Yet it’s important to the innovation developers from Volkswagen Group Components to emphasize that, in spite of its playful spirit, the holographic control unit in the Golf GTI Aurora is not just a plaything. “The holography system can be implemented with technology modules that are available today, so it’s not science fiction,” says Carsten Busse. “We strove to achieve a realistic implementation that is affordable, robust and suitable for cars. And one that provides customers with a new experience.” When can we expect it? While it is certain that the holographic technology will not yet be available as an optional extra in the coming year – it certainly won’t be a decade before its time comes.

  • Facts about the Golf GTI Aurora¹

    Impossible to overlook: The Golf GTI Aurora

    A total of 18 apprentices, eight months for planning and construction: with the Golf GTI Aurora, the Wörthersee 2019 apprentice team from the Wolfsburg plant has created the twelfth car in the Wörthersee project series. The basis was a Golf GTI TCR2 from the pre-production series.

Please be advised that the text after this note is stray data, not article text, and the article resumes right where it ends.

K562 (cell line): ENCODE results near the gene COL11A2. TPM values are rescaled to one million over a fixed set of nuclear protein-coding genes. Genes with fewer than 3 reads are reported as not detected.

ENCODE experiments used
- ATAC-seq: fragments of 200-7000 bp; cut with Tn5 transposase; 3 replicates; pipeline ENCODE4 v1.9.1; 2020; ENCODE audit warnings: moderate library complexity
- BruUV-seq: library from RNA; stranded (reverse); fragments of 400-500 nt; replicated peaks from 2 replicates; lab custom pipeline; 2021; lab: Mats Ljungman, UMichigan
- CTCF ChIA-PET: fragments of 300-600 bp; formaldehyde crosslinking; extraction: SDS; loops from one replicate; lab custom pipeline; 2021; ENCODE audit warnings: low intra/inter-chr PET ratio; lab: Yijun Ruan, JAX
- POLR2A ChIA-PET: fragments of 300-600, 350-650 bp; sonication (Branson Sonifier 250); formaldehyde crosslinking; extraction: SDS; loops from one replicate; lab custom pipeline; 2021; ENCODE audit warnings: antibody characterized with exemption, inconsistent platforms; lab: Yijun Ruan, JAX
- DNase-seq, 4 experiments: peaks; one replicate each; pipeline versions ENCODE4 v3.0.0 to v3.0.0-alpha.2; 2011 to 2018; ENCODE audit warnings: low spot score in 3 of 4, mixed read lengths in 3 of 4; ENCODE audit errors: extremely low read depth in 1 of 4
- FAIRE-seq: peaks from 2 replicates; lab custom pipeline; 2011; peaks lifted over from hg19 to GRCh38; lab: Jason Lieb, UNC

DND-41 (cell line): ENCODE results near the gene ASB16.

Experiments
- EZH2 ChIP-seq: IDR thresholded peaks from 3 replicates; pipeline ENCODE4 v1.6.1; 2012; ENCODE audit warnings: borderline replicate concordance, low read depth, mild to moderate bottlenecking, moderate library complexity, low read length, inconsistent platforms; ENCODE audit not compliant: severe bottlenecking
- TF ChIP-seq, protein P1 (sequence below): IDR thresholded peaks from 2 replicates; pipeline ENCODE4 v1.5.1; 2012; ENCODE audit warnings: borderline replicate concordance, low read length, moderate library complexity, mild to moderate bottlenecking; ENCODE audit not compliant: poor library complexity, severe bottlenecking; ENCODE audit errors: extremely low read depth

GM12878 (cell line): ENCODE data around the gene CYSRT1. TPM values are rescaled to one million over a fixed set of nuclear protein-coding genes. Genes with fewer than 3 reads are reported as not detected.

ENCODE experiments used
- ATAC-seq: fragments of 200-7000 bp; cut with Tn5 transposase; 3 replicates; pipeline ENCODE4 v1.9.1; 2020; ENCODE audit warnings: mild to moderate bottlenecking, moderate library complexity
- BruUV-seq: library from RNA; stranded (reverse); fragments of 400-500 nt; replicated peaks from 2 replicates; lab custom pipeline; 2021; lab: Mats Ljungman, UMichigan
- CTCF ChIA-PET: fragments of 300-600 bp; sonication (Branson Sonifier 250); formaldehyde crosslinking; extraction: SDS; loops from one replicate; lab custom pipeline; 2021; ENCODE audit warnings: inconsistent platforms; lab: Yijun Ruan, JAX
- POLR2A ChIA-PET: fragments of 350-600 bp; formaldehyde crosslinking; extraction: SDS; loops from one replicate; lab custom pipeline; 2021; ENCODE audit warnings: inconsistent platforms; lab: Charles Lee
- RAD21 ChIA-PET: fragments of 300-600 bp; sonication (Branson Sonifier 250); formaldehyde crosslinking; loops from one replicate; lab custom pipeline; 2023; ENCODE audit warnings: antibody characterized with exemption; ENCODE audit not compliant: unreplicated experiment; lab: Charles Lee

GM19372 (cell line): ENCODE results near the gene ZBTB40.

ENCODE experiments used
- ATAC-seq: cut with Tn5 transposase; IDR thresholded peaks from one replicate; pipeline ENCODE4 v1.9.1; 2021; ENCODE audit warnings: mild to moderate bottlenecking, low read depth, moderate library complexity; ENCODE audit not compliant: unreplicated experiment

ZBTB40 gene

The Aurora is powered by a 2.0-l gasoline engine with an output of 279 kW (380 hp) – a hefty 100 hp more than the series vehicle, which is made possible by a bigger charger, a modified intake system and a modified exhaust system. The GTI one-off is painted in the colors Nardo Gray and Deep Black Pearl Effect (in the rear), as well as the one-off accent color Mint Green. The bodykit with rear diffuser and all the decorative elements in semi-honeycomb style were painted by hand. 

    The interior boasts a vast array of sporty new features never before seen in this combination. One example is an additional display in the center console, which shows vehicle data that is particularly important in race mode. And the steering wheel not only features a shift display of the type familiar from super sports cars, but the exhaust flap can also be operated with a flick of the finger – for a quick switch to the acoustic racing mode.

Fuel consumption 

1 Study / Concept car
2 Golf GTI TCR: Fuel consumption, l/100 km: urban 8.3 / motorway 5.8 – 5.7 / combined 6.7; CO2 emissions combined, g/km: 153 – 151; efficiency class: D